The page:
Weeks after the Iranian government had announced it was building new launch bases for its domestic satellite program, newly published pictures of one such site have led analysts to conclude it was designed to test ballistic missiles rather than launch space rockets, the Daily Telegraph reported.
The new site is close to Iran’s first space center in the northern Semnan province. A picture of the base published by IHS Jane’s Military and Security Assessments shows a 70 ft. tall launch tower sitting on a 600 by 420 ft. launch pad. The picture also shows a 375 ft. long exhaust deflector.
The Telegraph quotes analysts who say they base their speculation on the fact that the unfinished site, located 25 miles south east of the city of Shahrud, does not include a storage facility for the liquid rocket fuel which is used in the Iranian space program. This would suggest that the base is being built for ballistic missiles, which use solid fuel.
Matthew Clements, who edited these assessments, said: “This site could be a facility for launching satellites into orbit. However, Iran is already building at least one other site for this purpose and, looking at the satellite imagery we have got, we believe that this facility is most likely used for testing ballistic missiles. Its location and orientation would be suitable for long-range missile tests as they would fly over Iranian territory for 870 miles, meaning large quantities of flight data could be gathered before they drop into the Indian Ocean.”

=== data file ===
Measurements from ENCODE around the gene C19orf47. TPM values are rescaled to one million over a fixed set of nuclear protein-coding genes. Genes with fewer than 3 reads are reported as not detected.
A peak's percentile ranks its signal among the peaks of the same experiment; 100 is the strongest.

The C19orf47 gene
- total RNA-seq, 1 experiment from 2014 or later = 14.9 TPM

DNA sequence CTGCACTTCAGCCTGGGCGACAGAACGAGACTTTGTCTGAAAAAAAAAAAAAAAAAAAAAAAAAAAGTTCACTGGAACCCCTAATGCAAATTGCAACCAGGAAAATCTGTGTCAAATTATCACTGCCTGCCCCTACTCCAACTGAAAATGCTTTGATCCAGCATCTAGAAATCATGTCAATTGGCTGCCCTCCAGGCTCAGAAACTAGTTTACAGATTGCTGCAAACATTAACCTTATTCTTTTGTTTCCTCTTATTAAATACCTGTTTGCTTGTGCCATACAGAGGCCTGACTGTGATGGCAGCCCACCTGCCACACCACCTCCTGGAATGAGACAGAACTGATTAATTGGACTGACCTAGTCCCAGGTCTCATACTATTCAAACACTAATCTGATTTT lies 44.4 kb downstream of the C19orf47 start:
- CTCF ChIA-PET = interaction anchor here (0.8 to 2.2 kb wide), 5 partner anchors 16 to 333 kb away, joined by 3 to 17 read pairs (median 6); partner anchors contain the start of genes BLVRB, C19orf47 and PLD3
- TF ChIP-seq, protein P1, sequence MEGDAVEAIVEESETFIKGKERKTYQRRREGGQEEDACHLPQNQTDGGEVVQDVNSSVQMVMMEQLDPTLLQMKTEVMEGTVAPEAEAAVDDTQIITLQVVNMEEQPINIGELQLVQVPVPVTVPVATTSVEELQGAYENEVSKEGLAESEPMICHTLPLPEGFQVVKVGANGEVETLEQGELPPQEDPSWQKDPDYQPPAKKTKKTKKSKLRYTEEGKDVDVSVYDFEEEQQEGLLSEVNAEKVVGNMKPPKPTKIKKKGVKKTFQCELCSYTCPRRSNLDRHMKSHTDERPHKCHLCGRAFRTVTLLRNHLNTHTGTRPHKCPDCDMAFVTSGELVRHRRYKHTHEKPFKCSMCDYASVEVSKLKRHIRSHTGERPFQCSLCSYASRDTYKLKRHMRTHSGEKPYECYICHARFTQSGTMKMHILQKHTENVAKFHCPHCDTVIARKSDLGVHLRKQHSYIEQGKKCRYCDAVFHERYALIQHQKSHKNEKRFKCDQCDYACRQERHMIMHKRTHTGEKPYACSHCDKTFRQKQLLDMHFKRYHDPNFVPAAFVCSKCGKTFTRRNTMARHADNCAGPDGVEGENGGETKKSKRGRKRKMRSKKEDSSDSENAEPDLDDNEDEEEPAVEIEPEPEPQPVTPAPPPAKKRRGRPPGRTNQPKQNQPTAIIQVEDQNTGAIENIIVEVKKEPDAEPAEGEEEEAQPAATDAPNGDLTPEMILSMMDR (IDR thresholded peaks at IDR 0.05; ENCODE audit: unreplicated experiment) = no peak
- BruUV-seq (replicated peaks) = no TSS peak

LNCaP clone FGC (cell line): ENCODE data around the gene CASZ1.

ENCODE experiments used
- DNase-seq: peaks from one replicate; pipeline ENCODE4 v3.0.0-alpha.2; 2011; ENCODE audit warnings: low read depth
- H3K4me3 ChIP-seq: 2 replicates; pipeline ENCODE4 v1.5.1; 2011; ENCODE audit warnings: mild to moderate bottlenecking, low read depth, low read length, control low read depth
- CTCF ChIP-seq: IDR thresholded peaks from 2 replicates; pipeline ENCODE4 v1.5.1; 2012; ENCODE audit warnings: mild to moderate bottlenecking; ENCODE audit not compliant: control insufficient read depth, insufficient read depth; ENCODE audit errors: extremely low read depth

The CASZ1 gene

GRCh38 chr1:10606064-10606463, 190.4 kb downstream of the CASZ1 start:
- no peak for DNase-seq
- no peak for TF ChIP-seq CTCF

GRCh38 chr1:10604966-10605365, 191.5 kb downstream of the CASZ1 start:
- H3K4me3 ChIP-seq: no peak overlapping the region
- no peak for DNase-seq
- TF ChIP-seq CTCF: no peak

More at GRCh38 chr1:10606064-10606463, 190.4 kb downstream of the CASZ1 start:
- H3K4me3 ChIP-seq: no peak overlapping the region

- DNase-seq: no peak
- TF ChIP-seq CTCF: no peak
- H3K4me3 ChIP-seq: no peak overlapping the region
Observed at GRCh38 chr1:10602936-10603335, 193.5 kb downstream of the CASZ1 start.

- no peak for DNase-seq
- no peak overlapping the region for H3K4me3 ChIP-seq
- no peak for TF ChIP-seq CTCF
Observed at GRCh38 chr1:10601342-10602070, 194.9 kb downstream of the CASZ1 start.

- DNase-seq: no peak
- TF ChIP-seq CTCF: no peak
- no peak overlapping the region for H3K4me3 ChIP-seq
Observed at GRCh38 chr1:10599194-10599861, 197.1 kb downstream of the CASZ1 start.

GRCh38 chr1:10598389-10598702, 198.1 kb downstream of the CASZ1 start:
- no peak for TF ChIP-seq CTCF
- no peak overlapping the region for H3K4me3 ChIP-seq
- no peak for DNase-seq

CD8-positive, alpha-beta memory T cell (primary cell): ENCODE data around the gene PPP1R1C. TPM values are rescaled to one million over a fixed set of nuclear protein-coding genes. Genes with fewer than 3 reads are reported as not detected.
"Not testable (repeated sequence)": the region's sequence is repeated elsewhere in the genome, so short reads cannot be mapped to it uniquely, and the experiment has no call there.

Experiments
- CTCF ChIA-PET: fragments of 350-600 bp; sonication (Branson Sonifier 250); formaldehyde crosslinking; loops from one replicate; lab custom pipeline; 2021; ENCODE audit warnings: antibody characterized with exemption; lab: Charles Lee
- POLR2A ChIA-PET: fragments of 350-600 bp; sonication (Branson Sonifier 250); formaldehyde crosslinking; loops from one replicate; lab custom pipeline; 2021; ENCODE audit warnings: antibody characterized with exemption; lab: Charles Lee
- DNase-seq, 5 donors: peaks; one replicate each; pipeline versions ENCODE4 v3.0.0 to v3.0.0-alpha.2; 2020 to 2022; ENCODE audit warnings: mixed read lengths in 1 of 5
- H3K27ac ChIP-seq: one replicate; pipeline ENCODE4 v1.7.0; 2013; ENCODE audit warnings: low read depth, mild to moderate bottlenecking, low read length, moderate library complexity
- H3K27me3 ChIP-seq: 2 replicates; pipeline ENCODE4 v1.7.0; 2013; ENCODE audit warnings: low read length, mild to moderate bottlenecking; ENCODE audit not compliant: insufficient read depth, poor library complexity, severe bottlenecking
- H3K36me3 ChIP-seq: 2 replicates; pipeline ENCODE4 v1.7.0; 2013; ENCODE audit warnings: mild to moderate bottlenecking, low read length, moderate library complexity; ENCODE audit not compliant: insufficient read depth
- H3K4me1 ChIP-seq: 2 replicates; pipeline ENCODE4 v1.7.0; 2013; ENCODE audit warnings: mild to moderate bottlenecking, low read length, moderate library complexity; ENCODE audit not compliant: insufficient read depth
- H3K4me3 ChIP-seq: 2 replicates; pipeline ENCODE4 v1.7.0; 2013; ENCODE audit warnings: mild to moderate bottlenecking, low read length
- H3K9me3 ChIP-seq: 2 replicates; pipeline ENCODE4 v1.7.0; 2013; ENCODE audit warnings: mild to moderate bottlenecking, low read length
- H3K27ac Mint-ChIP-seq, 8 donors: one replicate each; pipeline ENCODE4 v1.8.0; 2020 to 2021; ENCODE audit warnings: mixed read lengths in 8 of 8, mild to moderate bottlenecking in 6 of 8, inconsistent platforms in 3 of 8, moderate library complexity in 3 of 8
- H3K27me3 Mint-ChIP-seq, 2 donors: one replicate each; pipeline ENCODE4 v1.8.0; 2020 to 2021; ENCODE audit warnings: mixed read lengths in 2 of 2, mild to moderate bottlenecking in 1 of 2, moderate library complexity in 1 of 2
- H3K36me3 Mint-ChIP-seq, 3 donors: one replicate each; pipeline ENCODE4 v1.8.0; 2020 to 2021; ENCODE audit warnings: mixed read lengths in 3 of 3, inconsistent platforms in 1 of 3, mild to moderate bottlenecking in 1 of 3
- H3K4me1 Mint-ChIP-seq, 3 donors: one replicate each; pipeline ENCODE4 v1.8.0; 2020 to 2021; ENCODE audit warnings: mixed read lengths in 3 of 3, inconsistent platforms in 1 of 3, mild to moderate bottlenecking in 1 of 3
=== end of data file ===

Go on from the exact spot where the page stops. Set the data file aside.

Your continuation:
“At the same time,” Clements added, “we can’t see any storage facilities for the liquid fuel needed for the rockets that launch satellites, suggesting it will be used for solid-fuel ballistic missiles.”
He also said there was no indication that the base was a nuclear facility.
In July, Iranian Minister of Communication and Information Technology Mohammad Hassan Nami announced that Iran is planning to launch several new space centers to “monitor and observe different space objects and satellites passing through the country’s atmosphere,” and introduced the new space center in Semnan province.
“We are building other centers too and we are trying to have a powerful start,” he added.
But if the entire project turns out to be a ruse intended to hide Iran’s efforts to produce a missile with the range to hit Tel-Aviv, it would be the first time such a ruse was attempted using a monkey.
In January, Iran’s Aerospace Industries announced that it has sent a monkey into space on the back of Pishgam (Pioneer) explorer rocket, and that the monkey came back.
Aerospace Industries said it was planning to send humans into space.
But Shashank Joshi, a research fellow at the Royal United Services Institute who has written about the Iranian missile program, told the Telegraph Iran’s actual plans are far more sinister: “We often talk about Iran’s nuclear program,” Joshi said, “but what really spooks countries in the region is the ballistic missiles that could act as a delivery system.”
He said Iran had been laboring to develop solid fuel rockets which are quicker to deploy than liquid fuel versions. He commented: “If you look at why their missile program has been so slow, one reason is their difficulties with solid fuel. A testing site which helps in that regard is concerning. Testing is critical. You don’t improve missiles until you test them.”